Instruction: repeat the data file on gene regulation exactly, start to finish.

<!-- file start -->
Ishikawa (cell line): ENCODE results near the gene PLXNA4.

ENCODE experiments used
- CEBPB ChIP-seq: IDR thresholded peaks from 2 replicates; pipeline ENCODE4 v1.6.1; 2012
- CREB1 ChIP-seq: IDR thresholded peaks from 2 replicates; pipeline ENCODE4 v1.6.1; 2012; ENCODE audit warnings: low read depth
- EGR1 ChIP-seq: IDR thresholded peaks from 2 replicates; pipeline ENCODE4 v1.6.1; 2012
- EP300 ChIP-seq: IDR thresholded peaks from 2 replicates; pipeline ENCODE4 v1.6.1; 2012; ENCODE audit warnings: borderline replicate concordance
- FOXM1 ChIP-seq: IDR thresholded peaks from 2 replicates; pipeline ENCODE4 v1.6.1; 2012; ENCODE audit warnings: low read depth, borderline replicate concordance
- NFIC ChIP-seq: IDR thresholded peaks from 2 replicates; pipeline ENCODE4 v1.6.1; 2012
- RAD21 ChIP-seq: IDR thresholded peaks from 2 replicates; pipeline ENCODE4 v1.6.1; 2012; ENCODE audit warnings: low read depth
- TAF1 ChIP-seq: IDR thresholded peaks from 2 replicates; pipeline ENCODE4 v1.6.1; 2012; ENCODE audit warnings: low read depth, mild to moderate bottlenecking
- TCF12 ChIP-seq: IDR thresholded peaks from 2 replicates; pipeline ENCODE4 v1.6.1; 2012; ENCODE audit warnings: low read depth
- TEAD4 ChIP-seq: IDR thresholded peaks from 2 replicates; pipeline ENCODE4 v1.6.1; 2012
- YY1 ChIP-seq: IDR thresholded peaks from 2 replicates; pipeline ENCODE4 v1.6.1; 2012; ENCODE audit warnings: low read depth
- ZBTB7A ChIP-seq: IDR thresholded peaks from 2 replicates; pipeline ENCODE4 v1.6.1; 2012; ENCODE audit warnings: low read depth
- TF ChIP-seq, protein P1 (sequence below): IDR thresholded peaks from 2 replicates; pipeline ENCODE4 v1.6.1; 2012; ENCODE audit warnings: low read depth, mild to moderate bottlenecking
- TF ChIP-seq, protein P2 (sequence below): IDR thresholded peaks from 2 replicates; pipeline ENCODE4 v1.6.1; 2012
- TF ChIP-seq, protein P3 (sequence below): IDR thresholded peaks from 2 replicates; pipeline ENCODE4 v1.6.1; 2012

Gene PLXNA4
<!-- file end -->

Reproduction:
Ishikawa (cell line): ENCODE results near the gene PLXNA4.

ENCODE experiments used
- CEBPB ChIP-seq: IDR thresholded peaks from 2 replicates; pipeline ENCODE4 v1.6.1; 2012
- CREB1 ChIP-seq: IDR thresholded peaks from 2 replicates; pipeline ENCODE4 v1.6.1; 2012; ENCODE audit warnings: low read depth
- EGR1 ChIP-seq: IDR thresholded peaks from 2 replicates; pipeline ENCODE4 v1.6.1; 2012
- EP300 ChIP-seq: IDR thresholded peaks from 2 replicates; pipeline ENCODE4 v1.6.1; 2012; ENCODE audit warnings: borderline replicate concordance
- FOXM1 ChIP-seq: IDR thresholded peaks from 2 replicates; pipeline ENCODE4 v1.6.1; 2012; ENCODE audit warnings: low read depth, borderline replicate concordance
- NFIC ChIP-seq: IDR thresholded peaks from 2 replicates; pipeline ENCODE4 v1.6.1; 2012
- RAD21 ChIP-seq: IDR thresholded peaks from 2 replicates; pipeline ENCODE4 v1.6.1; 2012; ENCODE audit warnings: low read depth
- TAF1 ChIP-seq: IDR thresholded peaks from 2 replicates; pipeline ENCODE4 v1.6.1; 2012; ENCODE audit warnings: low read depth, mild to moderate bottlenecking
- TCF12 ChIP-seq: IDR thresholded peaks from 2 replicates; pipeline ENCODE4 v1.6.1; 2012; ENCODE audit warnings: low read depth
- TEAD4 ChIP-seq: IDR thresholded peaks from 2 replicates; pipeline ENCODE4 v1.6.1; 2012
- YY1 ChIP-seq: IDR thresholded peaks from 2 replicates; pipeline ENCODE4 v1.6.1; 2012; ENCODE audit warnings: low read depth
- ZBTB7A ChIP-seq: IDR thresholded peaks from 2 replicates; pipeline ENCODE4 v1.6.1; 2012; ENCODE audit warnings: low read depth
- TF ChIP-seq, protein P1 (sequence below): IDR thresholded peaks from 2 replicates; pipeline ENCODE4 v1.6.1; 2012; ENCODE audit warnings: low read depth, mild to moderate bottlenecking
- TF ChIP-seq, protein P2 (sequence below): IDR thresholded peaks from 2 replicates; pipeline ENCODE4 v1.6.1; 2012
- TF ChIP-seq, protein P3 (sequence below): IDR thresholded peaks from 2 replicates; pipeline ENCODE4 v1.6.1; 2012

Gene PLXNA4